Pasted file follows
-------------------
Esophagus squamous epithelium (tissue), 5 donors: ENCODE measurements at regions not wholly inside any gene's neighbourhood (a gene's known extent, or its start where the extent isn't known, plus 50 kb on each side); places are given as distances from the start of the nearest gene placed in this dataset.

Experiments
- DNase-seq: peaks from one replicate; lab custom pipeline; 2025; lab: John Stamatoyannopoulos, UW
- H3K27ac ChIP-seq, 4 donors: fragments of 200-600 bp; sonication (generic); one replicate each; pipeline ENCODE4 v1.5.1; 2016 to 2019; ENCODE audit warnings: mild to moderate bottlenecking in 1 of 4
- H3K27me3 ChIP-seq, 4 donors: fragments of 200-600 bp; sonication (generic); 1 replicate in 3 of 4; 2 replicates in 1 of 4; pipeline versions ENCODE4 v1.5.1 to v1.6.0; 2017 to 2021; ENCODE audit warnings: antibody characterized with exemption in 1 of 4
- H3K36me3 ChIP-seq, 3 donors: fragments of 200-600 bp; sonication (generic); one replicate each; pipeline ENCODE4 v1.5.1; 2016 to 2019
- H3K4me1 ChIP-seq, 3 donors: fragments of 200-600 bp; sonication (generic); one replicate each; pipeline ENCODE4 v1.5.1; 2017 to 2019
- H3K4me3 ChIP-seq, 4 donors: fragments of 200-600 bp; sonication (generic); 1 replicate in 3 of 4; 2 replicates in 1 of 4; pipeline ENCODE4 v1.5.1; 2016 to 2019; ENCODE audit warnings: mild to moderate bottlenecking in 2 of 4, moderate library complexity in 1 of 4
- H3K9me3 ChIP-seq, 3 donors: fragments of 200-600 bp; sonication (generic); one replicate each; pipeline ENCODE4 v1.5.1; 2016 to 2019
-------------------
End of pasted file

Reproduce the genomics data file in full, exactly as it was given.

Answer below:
Esophagus squamous epithelium (tissue), 5 donors: ENCODE measurements at regions not wholly inside any gene's neighbourhood (a gene's known extent, or its start where the extent isn't known, plus 50 kb on each side); places are given as distances from the start of the nearest gene placed in this dataset.

Experiments
- DNase-seq: peaks from one replicate; lab custom pipeline; 2025; lab: John Stamatoyannopoulos, UW
- H3K27ac ChIP-seq, 4 donors: fragments of 200-600 bp; sonication (generic); one replicate each; pipeline ENCODE4 v1.5.1; 2016 to 2019; ENCODE audit warnings: mild to moderate bottlenecking in 1 of 4
- H3K27me3 ChIP-seq, 4 donors: fragments of 200-600 bp; sonication (generic); 1 replicate in 3 of 4; 2 replicates in 1 of 4; pipeline versions ENCODE4 v1.5.1 to v1.6.0; 2017 to 2021; ENCODE audit warnings: antibody characterized with exemption in 1 of 4
- H3K36me3 ChIP-seq, 3 donors: fragments of 200-600 bp; sonication (generic); one replicate each; pipeline ENCODE4 v1.5.1; 2016 to 2019
- H3K4me1 ChIP-seq, 3 donors: fragments of 200-600 bp; sonication (generic); one replicate each; pipeline ENCODE4 v1.5.1; 2017 to 2019
- H3K4me3 ChIP-seq, 4 donors: fragments of 200-600 bp; sonication (generic); 1 replicate in 3 of 4; 2 replicates in 1 of 4; pipeline ENCODE4 v1.5.1; 2016 to 2019; ENCODE audit warnings: mild to moderate bottlenecking in 2 of 4, moderate library complexity in 1 of 4
- H3K9me3 ChIP-seq, 3 donors: fragments of 200-600 bp; sonication (generic); one replicate each; pipeline ENCODE4 v1.5.1; 2016 to 2019